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A Shout Out.

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My husband has this habit that I know he’s not aware of.  It took me a while to realize he wasn’t  doing it on purpose, at least not consciously.  When he drives,  if the car in front of him flashes a turning signal or their break lights come on,  he will suddenly speed up.  It’s like the signal tells his brain, “Go Faster!”  This is exactly the opposite of what we are supposed to do in those situations.  Now if you know me at all, you know that I’m not easily scared riding in a car.  My dad was infamous for being a…..creative driver.  Regardless of how much practice I’ve had, sometimes Ryan’s habit scares me and I shout out in fear.  When I do say something he usually replies with, “I know, I see it.”  That frustrates me because it certainly doesn’t seem like he sees it.  Speeding up doesn’t feel like the right action.  Occasionally we disagree because I think he’s taking unnecessary risks and he feels he has everything under control.

 

Recently this situation occurred and it made me think about reactions.  More specifically it made me think about fearful reactions.  Sometimes fear is so strong we can’t help but shout about it.  Listen to the things in this world that people are shouting about.  In todays activist society it seems everyone is shouting about something.  But when you really listen to the things people are saying,  do you hear fear?  My husband also likes to jump out and scare people.  Our daughter will scream out when he does it to her.  Sometimes she knows he’s there and she still screams out.  It reminds me how our fear is sometimes valid and sometimes just our own anticipation.

This is especially true for parents.  We see our kids making decisions that we don’t agree with and we try to convince them that our way is better.  Usually parents speak from a place of wisdom and experience.   But sometimes we speak from fear.  We watch as our kids speed up when we think they should be preparing to stop.  They take an action that doesn’t seem right for the situation.  Sometimes we’re right.   There have been times when riding with Ryan, I shouted out in fear and it saved us from a serious accident.  But I must admit there have been other times when I’ve let fear get the best of me.  Those are the times when we are the inappropriate ones.  As parents, we don’t know everything.  Often times we base our opinions on what we want them to do instead of on who they are.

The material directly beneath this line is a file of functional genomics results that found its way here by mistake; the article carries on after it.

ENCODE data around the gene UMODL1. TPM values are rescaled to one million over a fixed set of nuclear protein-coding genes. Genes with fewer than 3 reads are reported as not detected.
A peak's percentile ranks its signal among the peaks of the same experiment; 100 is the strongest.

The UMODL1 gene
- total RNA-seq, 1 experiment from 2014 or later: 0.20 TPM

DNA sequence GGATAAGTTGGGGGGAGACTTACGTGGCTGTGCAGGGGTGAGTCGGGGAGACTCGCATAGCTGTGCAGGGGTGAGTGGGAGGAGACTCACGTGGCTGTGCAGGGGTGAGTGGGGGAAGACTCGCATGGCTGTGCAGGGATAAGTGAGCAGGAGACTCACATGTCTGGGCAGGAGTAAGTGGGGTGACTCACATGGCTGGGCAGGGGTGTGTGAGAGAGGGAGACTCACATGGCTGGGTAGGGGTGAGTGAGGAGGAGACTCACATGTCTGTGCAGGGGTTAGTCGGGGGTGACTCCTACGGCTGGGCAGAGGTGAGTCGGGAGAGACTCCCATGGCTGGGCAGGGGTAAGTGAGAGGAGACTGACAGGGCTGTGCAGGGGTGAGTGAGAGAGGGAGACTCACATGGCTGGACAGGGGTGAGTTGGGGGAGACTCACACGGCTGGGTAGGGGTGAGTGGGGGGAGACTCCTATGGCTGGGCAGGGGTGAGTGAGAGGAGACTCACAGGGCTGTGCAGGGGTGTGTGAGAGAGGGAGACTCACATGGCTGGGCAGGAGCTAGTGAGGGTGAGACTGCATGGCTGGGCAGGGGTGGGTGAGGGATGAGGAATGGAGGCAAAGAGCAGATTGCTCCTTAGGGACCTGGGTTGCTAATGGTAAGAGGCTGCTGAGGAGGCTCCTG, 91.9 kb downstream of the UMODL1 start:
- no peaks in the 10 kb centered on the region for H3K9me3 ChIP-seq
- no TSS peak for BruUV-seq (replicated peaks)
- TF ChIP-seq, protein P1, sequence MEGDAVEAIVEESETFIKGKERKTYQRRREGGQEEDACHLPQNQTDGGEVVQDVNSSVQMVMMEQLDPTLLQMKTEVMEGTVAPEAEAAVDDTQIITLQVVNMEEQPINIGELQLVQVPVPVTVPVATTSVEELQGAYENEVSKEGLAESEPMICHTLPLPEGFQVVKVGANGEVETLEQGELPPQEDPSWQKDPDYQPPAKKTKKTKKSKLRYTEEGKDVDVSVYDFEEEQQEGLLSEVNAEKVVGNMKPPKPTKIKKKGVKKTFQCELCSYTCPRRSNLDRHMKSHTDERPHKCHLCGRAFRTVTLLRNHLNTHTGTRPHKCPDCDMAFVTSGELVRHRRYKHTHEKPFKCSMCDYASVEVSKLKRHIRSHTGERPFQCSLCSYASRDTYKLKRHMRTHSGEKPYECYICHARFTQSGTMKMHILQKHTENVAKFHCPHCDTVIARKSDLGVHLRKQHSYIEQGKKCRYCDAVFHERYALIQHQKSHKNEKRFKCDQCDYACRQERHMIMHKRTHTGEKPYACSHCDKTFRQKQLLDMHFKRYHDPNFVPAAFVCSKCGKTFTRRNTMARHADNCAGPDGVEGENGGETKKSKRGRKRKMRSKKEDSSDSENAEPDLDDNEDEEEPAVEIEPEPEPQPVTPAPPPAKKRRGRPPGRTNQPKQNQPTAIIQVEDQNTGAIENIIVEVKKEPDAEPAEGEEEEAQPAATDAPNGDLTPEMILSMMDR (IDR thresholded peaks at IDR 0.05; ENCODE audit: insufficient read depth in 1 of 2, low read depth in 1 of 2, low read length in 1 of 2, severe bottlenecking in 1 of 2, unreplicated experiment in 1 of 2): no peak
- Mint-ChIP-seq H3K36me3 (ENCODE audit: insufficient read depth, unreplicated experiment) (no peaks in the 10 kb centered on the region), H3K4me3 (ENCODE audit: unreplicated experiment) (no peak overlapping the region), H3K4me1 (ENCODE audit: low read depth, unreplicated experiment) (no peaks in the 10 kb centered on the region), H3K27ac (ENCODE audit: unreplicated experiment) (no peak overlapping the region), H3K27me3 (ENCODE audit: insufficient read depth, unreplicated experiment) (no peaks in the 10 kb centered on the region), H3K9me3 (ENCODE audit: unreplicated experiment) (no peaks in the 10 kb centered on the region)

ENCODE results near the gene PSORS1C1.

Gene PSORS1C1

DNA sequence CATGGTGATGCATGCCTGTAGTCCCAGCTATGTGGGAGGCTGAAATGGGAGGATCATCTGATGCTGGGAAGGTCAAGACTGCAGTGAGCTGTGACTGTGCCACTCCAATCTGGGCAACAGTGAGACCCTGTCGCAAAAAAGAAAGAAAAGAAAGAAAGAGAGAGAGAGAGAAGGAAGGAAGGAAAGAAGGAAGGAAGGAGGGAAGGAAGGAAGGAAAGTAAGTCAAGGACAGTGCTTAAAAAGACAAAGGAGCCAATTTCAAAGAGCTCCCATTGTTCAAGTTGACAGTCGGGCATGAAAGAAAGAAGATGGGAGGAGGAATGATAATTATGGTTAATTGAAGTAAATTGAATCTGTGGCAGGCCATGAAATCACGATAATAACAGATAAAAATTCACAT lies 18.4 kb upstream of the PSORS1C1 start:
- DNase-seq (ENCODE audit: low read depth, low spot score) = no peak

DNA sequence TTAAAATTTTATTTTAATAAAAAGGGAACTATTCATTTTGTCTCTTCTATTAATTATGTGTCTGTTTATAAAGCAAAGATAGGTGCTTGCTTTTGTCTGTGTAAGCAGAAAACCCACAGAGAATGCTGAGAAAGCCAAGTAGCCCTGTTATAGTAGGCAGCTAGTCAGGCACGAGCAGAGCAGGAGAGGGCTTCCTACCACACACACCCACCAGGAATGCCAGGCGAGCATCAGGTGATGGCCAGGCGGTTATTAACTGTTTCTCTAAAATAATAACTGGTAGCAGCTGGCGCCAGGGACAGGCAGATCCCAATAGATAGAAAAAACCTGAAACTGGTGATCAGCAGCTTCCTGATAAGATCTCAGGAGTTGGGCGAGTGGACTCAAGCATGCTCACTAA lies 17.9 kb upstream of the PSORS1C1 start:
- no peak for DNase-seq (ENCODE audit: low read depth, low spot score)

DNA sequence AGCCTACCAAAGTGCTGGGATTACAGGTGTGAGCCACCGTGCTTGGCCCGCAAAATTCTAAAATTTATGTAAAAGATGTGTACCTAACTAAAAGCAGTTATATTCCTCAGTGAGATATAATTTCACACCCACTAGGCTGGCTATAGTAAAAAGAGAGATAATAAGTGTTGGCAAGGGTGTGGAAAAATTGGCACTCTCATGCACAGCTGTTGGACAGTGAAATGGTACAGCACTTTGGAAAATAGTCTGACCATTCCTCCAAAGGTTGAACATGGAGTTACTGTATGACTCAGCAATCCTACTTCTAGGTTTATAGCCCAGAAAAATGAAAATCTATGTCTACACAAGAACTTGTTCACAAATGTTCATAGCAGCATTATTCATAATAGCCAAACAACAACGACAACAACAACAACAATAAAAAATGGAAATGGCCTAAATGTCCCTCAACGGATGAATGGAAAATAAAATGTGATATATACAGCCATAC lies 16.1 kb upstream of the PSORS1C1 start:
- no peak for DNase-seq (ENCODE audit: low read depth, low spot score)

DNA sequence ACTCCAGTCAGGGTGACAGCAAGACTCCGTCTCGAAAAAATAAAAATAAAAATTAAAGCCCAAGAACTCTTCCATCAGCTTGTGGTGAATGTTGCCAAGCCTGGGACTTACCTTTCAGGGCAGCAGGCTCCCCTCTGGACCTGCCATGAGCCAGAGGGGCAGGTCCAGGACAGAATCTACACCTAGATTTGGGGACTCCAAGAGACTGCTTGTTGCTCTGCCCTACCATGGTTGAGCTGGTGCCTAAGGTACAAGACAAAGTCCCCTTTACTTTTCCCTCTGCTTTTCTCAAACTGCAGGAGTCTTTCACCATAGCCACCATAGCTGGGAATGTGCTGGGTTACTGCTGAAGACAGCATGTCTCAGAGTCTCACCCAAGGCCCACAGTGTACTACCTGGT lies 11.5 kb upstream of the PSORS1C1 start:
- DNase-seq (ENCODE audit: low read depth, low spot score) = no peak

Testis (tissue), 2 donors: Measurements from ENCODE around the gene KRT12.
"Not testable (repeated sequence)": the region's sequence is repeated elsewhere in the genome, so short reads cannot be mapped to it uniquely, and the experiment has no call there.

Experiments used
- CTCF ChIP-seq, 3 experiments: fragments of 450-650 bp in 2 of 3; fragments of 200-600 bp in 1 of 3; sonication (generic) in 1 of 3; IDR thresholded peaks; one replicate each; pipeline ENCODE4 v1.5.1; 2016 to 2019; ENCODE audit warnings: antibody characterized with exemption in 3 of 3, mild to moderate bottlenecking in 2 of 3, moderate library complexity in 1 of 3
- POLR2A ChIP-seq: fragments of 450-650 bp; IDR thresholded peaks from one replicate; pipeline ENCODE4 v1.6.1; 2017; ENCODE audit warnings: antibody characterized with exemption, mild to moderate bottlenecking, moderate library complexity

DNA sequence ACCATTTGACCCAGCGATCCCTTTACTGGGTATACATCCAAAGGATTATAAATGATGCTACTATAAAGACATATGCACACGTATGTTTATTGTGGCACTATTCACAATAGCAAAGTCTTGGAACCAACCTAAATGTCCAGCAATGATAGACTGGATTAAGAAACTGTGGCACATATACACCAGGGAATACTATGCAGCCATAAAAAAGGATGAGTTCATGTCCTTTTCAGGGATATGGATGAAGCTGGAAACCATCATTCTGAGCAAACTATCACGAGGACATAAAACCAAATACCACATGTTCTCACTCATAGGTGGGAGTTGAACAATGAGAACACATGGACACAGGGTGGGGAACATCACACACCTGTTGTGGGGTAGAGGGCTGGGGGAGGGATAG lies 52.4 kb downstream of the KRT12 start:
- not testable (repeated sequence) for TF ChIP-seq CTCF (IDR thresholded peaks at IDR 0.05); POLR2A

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Sometimes we need to heed fear and other times we need to guard against it.  The difficulty lies in discerning which is which.  Recognizing real fear allows us to take evasive action.  To protect ourselves and our loved ones.  But catastrophizing is focusing on fears that may not occur or are unlikely to occur in the situation.  For instance the fear of getting in a car accident is real if there’s heavy traffic and the roads are icy.  However, you can drive more slowly, take your time, or perhaps go a different route.  Getting in a car accident is not as realistic a fear if you’re on  a deserted dirt road.  It could happen of course but it’s not likely.

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Ask yourself is the worst possible outcome the only option?  If so, then you’re likely letting your irrational fear lead the conversation.  If there’s another more positive outcome that could occur, don’t rule it out.  Unless there is plenty of supporting evidence for your reason to believe a certain outcome, you may be shouting out of fear.  Be honest with yourself, are you only considering evidence that supports your argument or are you considering all the evidence?

 

As parents we need to be able to put into perspective what real fears are and what is only our anticipation of a life different from what we hope for.  How can we know for sure what God has planned for our children?  The short answer is, we can’t.  The Bible says in Proverbs 16:9 A man’s heart plans his way, But the Lord directs his steps.  We can educate our children and give them wise advise. But eventually we have to trust that we raised intelligent, independent, self-sufficient individuals who will need to provide and decide for themselves how they will live.

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In the meantime we can pray.  I refer again to the Bible in Mark 9:22-24 when a child stricken with what appears to be epilepsy is having convulsions and the boy’s father says, “But if you can do anything, have compassion on us and help us.”  And Jesus said to him, “If you can!  All things are possible for the one who believes.”  Immediately the father of the child cried out and said, “I believe; help my unbelief!”  As you follow the story to verse 27 you see it reads,  “But Jesus took him by the hand and lifted him up, and he arose.”   We might have negative beliefs about the choices our kids make but it doesn’t mean we have to cry out in fear.  We can cry out for the courage to believe a change can happen even when we doubt it can.  We may feel like shouting out of fear, but God is saying, “I know, I see it.”

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